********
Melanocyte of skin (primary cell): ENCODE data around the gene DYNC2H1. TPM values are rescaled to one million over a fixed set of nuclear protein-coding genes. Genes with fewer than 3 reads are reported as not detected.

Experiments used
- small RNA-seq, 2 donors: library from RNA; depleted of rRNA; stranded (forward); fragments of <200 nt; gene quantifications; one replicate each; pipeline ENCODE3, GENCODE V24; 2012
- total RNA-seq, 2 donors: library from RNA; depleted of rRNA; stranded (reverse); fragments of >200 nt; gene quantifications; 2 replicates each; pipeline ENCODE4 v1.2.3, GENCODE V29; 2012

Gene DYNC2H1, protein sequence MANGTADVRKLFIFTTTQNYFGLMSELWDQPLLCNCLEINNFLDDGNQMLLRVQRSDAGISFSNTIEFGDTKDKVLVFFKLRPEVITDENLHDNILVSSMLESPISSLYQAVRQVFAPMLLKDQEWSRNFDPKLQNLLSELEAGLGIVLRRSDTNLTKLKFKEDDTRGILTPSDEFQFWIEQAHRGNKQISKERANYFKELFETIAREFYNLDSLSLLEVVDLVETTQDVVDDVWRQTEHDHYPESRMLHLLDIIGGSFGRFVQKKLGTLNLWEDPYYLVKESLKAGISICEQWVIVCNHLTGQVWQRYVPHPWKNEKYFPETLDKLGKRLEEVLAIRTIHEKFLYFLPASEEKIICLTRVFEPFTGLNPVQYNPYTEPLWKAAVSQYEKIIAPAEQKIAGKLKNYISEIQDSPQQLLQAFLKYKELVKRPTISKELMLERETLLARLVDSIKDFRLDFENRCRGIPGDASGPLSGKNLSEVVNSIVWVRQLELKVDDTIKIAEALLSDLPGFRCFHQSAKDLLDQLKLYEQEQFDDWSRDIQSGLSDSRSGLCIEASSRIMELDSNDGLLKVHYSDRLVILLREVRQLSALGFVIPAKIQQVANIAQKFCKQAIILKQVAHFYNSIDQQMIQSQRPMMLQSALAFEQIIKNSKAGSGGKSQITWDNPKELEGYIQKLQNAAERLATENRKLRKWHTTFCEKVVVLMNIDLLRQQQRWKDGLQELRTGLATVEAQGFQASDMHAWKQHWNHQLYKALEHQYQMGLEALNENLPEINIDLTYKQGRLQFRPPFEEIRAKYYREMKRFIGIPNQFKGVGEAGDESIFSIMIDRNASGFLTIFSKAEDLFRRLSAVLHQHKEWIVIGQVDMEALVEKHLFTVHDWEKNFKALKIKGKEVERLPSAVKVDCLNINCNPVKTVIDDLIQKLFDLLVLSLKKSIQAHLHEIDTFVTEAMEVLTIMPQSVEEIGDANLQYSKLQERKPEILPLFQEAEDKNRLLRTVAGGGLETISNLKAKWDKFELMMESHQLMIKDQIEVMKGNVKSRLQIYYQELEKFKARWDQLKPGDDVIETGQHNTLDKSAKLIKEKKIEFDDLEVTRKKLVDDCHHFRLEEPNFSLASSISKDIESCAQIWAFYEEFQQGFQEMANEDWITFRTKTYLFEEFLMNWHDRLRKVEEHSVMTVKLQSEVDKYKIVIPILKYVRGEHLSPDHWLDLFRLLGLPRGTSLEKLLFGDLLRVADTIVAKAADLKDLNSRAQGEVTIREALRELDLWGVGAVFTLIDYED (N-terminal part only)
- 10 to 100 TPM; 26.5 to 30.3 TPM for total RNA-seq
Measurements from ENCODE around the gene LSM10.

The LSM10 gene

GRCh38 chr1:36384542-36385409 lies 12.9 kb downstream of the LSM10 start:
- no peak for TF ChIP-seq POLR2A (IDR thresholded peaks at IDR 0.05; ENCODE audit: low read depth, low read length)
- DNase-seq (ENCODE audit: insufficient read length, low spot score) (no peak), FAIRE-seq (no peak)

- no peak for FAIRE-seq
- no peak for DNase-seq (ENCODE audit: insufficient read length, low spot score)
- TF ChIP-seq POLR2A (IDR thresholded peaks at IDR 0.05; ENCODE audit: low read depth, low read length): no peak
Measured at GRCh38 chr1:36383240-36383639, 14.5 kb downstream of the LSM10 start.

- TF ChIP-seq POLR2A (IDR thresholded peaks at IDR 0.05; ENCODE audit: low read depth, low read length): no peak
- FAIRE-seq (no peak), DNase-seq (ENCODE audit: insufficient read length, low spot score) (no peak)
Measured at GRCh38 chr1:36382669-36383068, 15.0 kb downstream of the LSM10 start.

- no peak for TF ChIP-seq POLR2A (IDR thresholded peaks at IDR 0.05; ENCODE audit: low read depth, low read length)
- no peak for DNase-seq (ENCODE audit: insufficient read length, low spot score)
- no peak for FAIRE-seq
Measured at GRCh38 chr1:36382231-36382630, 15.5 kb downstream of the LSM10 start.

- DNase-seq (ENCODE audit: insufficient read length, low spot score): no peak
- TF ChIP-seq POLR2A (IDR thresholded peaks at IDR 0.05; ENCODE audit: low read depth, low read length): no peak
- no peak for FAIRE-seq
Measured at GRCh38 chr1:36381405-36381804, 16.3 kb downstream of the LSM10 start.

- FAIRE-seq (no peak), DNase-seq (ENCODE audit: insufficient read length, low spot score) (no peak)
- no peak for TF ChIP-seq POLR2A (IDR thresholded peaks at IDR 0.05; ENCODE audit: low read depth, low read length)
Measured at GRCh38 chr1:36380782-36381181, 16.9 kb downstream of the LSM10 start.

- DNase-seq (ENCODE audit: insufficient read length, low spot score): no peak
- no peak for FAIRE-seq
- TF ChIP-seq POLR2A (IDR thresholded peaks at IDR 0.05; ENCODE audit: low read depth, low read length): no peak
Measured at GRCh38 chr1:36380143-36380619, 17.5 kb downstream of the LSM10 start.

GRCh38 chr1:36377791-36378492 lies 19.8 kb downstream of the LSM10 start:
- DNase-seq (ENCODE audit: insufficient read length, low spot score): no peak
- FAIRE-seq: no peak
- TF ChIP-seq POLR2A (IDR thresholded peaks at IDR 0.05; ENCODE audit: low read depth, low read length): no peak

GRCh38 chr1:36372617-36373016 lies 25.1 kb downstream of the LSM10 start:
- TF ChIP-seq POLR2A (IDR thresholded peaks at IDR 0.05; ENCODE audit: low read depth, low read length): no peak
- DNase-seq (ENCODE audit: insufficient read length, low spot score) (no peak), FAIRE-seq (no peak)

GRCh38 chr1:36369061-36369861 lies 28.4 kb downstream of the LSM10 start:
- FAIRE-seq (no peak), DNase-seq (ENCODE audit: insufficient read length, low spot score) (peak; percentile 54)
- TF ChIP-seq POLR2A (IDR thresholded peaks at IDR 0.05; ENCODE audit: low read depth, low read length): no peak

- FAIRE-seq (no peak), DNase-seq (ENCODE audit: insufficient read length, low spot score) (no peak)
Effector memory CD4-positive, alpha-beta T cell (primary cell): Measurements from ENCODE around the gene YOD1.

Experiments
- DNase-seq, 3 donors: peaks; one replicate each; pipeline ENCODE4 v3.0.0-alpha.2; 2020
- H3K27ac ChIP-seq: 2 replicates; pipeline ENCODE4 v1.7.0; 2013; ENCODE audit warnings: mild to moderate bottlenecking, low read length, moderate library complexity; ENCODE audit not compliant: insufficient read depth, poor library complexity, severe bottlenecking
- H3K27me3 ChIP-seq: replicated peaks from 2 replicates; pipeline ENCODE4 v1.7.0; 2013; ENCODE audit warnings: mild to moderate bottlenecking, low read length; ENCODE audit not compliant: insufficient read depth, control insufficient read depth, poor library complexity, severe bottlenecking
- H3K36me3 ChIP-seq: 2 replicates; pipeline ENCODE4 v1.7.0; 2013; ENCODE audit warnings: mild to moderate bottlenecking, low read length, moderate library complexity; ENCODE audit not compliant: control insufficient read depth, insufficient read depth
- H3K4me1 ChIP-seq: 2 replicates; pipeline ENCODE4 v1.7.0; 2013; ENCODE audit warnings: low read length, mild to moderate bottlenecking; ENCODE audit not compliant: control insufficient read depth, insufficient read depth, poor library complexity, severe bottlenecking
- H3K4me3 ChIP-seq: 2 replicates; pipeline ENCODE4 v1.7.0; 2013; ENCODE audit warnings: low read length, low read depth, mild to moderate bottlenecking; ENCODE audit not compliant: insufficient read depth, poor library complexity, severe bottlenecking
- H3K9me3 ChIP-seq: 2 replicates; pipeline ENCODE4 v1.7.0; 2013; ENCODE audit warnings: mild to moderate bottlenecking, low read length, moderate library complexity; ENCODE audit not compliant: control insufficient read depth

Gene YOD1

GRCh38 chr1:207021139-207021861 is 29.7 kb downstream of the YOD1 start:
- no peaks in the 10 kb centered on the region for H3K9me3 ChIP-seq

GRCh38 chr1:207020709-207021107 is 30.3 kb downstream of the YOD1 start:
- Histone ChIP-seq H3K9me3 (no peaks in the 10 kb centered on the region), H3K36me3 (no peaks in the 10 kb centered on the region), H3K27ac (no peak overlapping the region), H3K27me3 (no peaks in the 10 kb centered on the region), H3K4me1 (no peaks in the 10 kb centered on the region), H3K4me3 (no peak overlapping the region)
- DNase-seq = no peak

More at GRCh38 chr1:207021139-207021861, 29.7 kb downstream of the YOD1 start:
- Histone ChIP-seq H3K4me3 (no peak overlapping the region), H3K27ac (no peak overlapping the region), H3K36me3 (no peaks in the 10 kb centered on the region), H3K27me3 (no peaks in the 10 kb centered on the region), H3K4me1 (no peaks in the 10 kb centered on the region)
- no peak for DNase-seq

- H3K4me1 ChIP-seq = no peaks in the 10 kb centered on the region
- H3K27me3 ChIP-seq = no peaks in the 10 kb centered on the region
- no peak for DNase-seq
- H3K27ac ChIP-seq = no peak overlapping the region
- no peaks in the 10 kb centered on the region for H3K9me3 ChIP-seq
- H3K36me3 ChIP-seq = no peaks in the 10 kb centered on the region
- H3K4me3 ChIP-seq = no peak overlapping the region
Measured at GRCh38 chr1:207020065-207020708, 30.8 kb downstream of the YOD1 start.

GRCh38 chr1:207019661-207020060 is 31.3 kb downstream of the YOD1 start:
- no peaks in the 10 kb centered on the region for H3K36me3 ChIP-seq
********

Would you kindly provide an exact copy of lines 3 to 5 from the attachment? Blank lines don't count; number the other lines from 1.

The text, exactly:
- small RNA-seq, 2 donors: library from RNA; depleted of rRNA; stranded (forward); fragments of <200 nt; gene quantifications; one replicate each; pipeline ENCODE3, GENCODE V24; 2012
- total RNA-seq, 2 donors: library from RNA; depleted of rRNA; stranded (reverse); fragments of >200 nt; gene quantifications; 2 replicates each; pipeline ENCODE4 v1.2.3, GENCODE V29; 2012

Gene DYNC2H1, protein sequence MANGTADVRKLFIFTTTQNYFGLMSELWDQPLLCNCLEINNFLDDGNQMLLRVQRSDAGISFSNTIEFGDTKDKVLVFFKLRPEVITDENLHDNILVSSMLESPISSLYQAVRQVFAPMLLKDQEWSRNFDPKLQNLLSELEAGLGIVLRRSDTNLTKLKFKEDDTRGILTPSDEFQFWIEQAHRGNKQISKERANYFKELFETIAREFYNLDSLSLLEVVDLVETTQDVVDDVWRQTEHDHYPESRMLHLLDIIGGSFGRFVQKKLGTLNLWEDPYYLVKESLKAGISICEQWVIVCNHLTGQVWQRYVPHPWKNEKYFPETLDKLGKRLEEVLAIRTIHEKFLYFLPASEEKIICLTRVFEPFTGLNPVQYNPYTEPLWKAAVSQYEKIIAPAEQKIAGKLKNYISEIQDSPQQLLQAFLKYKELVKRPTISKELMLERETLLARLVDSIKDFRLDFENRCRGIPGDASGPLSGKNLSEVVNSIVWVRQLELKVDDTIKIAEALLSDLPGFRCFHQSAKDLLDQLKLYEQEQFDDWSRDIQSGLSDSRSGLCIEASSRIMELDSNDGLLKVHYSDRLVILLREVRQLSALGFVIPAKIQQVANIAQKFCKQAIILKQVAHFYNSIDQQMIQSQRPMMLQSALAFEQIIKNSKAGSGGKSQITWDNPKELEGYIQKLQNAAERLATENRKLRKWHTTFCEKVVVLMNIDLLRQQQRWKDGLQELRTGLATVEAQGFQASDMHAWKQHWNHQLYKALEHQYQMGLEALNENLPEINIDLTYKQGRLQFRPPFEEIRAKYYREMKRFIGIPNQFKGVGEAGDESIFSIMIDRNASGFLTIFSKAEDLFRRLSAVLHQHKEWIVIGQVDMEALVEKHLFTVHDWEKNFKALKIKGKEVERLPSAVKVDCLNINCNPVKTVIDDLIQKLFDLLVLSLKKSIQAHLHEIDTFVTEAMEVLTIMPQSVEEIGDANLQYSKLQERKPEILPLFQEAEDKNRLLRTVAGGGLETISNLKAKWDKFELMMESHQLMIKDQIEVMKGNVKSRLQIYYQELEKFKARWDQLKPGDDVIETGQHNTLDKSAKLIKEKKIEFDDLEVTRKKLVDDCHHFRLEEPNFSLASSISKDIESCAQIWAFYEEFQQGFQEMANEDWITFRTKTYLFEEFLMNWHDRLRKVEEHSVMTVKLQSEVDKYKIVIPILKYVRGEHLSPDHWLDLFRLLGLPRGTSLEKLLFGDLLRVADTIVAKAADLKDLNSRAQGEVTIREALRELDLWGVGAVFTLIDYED (N-terminal part only)